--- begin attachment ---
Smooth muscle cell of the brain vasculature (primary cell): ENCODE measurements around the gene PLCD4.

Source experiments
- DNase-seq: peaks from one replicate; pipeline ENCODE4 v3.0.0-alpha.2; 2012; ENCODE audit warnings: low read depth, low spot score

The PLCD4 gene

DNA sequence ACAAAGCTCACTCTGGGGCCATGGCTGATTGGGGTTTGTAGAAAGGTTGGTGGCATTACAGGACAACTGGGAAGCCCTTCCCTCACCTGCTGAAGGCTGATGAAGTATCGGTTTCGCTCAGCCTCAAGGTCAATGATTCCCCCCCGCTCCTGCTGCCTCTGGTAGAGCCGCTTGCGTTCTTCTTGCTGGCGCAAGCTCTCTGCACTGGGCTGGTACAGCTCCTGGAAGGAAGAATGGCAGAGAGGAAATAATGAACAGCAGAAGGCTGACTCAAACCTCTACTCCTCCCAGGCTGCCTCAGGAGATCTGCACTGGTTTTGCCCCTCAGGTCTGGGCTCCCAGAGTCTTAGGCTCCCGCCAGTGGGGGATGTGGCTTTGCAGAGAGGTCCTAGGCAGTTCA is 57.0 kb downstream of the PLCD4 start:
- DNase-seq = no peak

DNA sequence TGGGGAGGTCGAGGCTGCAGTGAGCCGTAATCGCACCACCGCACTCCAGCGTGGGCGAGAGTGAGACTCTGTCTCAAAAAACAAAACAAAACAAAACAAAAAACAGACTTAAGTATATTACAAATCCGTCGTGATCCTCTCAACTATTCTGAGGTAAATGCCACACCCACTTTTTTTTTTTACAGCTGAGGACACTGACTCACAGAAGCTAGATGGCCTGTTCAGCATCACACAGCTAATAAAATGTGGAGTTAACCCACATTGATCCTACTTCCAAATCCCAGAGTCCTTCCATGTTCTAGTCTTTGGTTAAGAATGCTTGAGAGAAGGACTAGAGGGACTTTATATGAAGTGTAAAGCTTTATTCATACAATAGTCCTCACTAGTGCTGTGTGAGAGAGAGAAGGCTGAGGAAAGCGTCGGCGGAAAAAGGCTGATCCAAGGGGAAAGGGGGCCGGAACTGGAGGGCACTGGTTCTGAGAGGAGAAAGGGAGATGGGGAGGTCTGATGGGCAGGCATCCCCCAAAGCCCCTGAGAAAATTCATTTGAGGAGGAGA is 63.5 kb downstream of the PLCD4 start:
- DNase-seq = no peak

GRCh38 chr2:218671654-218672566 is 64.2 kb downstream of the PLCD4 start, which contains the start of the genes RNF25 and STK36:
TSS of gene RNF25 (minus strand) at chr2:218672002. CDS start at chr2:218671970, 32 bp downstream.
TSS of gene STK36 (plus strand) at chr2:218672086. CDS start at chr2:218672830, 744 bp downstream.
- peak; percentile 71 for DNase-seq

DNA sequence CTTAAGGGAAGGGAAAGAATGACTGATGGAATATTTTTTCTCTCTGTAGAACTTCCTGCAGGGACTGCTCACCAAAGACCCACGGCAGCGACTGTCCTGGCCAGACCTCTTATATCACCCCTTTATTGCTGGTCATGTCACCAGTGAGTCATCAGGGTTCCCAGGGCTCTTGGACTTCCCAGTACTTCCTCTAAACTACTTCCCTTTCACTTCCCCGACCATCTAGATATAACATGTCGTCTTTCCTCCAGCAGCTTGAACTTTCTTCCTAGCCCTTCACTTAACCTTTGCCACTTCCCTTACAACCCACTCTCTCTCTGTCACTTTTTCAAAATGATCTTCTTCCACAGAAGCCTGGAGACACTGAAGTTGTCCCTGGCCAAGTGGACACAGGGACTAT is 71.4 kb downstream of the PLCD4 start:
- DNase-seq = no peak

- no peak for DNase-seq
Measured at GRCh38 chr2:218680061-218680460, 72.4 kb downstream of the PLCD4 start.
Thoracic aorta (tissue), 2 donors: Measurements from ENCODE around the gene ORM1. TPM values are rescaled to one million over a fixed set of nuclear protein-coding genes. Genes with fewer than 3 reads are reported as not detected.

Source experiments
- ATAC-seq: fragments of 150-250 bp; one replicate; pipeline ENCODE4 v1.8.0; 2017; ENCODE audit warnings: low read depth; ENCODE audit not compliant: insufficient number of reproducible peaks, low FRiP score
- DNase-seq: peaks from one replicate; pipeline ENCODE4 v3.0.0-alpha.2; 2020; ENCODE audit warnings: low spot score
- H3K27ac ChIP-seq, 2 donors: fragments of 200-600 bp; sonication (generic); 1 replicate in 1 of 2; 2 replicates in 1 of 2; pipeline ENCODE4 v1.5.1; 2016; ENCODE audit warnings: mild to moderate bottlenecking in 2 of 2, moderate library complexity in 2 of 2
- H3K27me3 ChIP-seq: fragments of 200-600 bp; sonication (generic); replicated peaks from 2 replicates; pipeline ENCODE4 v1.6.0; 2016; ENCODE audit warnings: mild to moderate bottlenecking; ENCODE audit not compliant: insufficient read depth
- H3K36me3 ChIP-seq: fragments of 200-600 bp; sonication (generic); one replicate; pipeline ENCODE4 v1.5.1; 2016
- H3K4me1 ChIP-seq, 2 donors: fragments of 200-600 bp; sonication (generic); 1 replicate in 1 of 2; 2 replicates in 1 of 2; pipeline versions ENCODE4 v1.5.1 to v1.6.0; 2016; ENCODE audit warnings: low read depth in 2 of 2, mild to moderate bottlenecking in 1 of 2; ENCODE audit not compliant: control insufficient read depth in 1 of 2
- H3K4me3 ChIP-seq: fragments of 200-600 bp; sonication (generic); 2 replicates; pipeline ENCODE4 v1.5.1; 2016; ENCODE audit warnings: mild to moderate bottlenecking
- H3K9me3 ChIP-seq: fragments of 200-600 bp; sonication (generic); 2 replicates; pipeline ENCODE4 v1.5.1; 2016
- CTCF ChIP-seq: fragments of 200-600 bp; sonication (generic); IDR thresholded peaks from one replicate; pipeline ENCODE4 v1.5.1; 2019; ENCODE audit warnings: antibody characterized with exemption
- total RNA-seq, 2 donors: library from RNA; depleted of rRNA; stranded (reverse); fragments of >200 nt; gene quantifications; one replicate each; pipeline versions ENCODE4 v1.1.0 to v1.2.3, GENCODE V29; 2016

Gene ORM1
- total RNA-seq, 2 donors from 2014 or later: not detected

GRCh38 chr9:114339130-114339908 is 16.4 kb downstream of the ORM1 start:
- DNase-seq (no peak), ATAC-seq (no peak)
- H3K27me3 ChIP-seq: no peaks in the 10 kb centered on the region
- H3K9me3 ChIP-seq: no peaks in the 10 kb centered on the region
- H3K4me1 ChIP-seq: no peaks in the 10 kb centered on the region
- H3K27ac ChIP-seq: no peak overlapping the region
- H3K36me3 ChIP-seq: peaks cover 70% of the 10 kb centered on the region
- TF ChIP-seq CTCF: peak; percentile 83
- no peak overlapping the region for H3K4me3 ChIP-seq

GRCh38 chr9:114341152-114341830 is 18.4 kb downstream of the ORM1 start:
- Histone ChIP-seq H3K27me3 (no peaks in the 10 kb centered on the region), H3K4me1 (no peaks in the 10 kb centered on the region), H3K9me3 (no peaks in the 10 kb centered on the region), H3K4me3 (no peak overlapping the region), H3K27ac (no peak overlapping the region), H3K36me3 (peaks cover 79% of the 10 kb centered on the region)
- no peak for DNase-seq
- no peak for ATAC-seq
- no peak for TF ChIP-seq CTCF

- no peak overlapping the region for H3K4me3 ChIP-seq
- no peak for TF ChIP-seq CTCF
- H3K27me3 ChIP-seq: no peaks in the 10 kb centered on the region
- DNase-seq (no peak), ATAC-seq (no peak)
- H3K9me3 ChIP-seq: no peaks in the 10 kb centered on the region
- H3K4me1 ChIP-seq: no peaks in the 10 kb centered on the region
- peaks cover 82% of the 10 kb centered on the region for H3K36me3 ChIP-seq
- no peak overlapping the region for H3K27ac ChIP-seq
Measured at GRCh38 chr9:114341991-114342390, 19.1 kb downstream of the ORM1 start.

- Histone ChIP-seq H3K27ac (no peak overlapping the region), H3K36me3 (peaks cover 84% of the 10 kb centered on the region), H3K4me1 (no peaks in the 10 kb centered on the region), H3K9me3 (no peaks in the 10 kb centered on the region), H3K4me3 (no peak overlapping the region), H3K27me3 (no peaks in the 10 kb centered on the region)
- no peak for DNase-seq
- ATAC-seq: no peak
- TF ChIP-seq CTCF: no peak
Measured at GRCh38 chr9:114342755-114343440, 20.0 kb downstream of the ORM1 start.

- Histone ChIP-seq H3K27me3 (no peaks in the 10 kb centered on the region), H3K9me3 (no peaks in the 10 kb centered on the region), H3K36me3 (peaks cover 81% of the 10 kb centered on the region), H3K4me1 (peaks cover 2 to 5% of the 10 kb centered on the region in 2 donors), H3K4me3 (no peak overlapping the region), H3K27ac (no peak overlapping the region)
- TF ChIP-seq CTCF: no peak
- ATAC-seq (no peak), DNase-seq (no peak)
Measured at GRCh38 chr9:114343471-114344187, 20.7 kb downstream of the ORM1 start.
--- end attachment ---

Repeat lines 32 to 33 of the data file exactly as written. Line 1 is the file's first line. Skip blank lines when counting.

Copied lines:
- DNase-seq (no peak), ATAC-seq (no peak)
- H3K27me3 ChIP-seq: no peaks in the 10 kb centered on the region